Ignoring the fact that Johnny Burnette was hankering after 16 year olds, i looked over to the more private booths in the far corner. Joe Pesci was nowhere to be seen, Robert De Niro and Ray Liotta had gone out shopping with the kids and Al Pacino had obviously said goodbye to his 'little friend' and retired to Eastbourne to shout 'HooHaah..!' at little old ladies.

Dean Martin started to warble about a moon hitting your eye like a big pizza pie....

I snapped out of thinking about the consequences of such a lunar and culinary disaster when 'Spotty Youth' asked to take our order.

"Pastrami on rye, tomayto, (not tomato) sour cream... Hold the mayo with pickle on the side..." Is what i wanted to say, but didn't. I also refrained from using 'BaddaBing,' at the end.

"Two cheese burgers and chips please." I replied in my Midland accented English. 'Spotty Youth' smiled at me as he asked if there was anything else. I looked at him. In my mind's eye, i could see myself saying, " What? Do you think i'm funny? funny how? Funny like a clown?" but resisted.

"No, nothing else thank you." I said. Returning my gaze to the window, i marvelled at the buildings opposite as they towered a full 3 stories into the damp, overcast sky. The town of Aldershot, known internationally as 'The Crab Apple' and the world over as 'The town that never sleeps' (Except between the hours of 11pm and 6am.) certainly had the vision in those days of building big, i thought idly to myself.

I looked around once more and decided that Aldershot, however hard Frankie and Bennys try, will never recreate that New York state of mind. My mind wandered and in it, a line from Scarface appeared...

Tony Montana: Me, I want what's coming to me.
Manny: Oh, well what's coming to you?
Tony Montana: Aldershot, chico, and everything in it. 


Paul Martin is @ukcameraman on Twitter.

Friday, 30 May 2014

A Small Act Of Genteel Domestic Terrorism.

I recently found myself wandering the streets of Coventry once more in a vain attempt to pass the time. I avoided the cream cake emporium due to the unforseen circumstances i found myself in on my previous visit. I didn't think enough time had elapsed for my fuzzy CCTV photo to have been taken down from the 'Troublesome Customers' noticeboard, next to the 'Shoplifters / Vagabonds / Wanted' noticeboard in the staff room. Having had a shave and a haircut, returning me to my Tom Cruise good looks, i may have got away with it, but i didn't want to take the risk.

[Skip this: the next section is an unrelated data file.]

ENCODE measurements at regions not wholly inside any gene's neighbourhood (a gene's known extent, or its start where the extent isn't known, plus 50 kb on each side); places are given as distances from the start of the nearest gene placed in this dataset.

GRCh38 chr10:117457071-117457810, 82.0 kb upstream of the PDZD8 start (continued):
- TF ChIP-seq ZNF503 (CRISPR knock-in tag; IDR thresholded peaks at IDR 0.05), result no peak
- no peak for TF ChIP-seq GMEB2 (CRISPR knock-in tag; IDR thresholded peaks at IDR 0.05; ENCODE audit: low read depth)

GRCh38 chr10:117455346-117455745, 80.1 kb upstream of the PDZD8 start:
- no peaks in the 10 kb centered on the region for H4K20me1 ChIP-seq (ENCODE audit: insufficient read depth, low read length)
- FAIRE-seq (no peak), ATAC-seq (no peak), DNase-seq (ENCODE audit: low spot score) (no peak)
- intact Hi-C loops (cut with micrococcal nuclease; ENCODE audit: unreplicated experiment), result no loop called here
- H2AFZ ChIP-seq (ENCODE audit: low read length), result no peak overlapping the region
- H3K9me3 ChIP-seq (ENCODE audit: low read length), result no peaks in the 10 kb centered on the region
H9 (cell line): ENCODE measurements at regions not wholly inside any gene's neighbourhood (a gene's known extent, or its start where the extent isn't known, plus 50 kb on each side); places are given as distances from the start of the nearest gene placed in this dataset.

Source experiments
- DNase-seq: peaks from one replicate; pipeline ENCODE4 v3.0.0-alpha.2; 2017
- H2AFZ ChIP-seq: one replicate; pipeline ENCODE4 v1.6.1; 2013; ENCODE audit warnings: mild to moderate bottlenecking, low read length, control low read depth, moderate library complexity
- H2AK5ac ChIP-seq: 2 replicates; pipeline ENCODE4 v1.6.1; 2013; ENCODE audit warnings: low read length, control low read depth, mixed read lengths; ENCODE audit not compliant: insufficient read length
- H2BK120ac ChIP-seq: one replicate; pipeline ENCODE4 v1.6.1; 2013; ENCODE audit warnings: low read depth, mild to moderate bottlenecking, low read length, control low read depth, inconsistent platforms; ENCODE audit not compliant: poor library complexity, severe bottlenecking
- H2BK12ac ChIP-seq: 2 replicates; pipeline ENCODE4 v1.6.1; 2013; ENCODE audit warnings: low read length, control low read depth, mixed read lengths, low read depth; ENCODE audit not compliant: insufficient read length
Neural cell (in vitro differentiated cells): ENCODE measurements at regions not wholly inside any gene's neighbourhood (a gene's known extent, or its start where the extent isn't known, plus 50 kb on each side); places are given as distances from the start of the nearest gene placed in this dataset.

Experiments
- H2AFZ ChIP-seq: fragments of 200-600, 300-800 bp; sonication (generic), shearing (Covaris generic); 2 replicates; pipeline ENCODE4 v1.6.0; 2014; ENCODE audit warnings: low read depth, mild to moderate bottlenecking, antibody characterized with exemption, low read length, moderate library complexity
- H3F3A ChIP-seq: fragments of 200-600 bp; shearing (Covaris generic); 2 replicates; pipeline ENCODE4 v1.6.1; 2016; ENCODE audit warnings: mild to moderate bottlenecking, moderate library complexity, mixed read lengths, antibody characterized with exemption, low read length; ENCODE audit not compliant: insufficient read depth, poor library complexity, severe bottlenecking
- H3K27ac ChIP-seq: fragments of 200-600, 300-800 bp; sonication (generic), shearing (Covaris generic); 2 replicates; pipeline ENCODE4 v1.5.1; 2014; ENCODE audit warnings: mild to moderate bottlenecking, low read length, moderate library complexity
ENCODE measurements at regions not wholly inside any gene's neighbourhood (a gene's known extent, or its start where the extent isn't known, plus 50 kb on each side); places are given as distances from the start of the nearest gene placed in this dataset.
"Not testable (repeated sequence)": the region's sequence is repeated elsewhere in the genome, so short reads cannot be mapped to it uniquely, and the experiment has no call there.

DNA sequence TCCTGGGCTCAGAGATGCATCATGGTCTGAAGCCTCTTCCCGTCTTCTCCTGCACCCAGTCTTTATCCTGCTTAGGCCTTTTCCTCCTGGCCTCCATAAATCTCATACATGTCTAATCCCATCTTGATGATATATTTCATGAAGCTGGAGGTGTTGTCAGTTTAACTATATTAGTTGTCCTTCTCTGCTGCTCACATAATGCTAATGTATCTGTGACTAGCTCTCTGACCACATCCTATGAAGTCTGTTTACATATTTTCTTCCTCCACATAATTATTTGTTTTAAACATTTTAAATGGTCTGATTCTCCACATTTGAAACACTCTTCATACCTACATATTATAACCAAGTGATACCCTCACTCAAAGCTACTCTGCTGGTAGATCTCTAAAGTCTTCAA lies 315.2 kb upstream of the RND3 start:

Since it wasn't Christmas and no family Birthdays were on the immediate horizon, i wandered the shop fronts in search of something, anything, to occupy my idle mind. Following a very agreeable coffee in a nice Italian coffee shop in the city centre that had no children in it, i was bored and as we all know, boredom leads to terrible, terrible acts... For i am now a wanted man.

I looked around. Clothes shops... No. Mobile Phone shops...No. I stared at the bland row upon row of shiny outlets owned by the Multi-National conglomerate corporation of  'Same Shit Different Logo Ltd,' with headquarters based in the tax free Virgin Islands and a CEO based in a £30m London town house in Belgravia with a holiday home in the Bahamas. I wondered just where it all went wrong for them... My inner Che Guevara surfaced and recoiled at the decadent west.

I wondered why the Inland Revenue and Her Majesties Customs and Excise negotiate tax agreements of a few millions, based on an income of Billions, whilst at the same time sending Bailiffs to recover small benefits over-payments to families who can't afford to repay. I wondered why we tolerate the fact that more and more food banks are required in this so called affluent nation. Day centres for the disabled and the vulnerable, the old and the poor, closing for the lack of funds.

A small act of domestic defiance and protest was in order. Nothing to trouble the Secret Service you understand, i don't want to end up in Guantanamo being force fed water through a blanket with a cattle prod up my jacksie, no thank you.

I hatched my dastardly plan. 'I am a domestic terrorist genius,' i thought to myself, but without the added heavy armaments, lethal attitude towards my fellow man, a balaclava or the actual terrorising of the general public, i'm not a lunatic.

I walked into a well known retail outlet that sells cheaply made items from poorly paid third world children and sells them at a massive mark-up price and then keeps the tax free profits. You know the type. My heart began to race, a trickle of sweat formed on my brow wondering if Kiefer Sutherland was about to jump from the trouser rack (waist sizes 32 to 38) and torture me using a biro, a CIA business card and a coat hanger, whilst simultaneously downloading the shop schematics to his PDA. (Keifer, they are called 'blueprints' you tit.)

I banished all thoughts from my mind... The time was now... Should i fail, i hoped my small cell of fellow urban Guerrillas would remember me for what i was about to do, until i remembered i haven't any fellow members. I was an army of one.

I deftly swapped the price tags from an expensive suit with that of a cheaper, logo'd pair of trousers... Not once, but twice.

My plan was a simple one. As far as i'm aware, UK law states that the marked price on an item is what it should be sold for, so i figure the next customer will bag a bargain and the store will lose around £16.38p. That's £16.38p back into the hands of the public where it belongs. Having set the trap, i left. As an added act of defiance against the state and it's greedy money masters, i left without calling the Police with a code-worded warning message. I'm sorry, but i'm trying to start a revolution here y'know.

Anyway, that'll teach 'em. With a few more acts such as this, i reckon i could deprive Mr Moneybags, CEO of the Same Shit Different Logo Company, of quite a few poolside gin and tonics. As such, with my new secret urban Guerrilla identity, my next post will come from my secret cave hidden in the Surrey hills, just outside of the M25 near Dorking.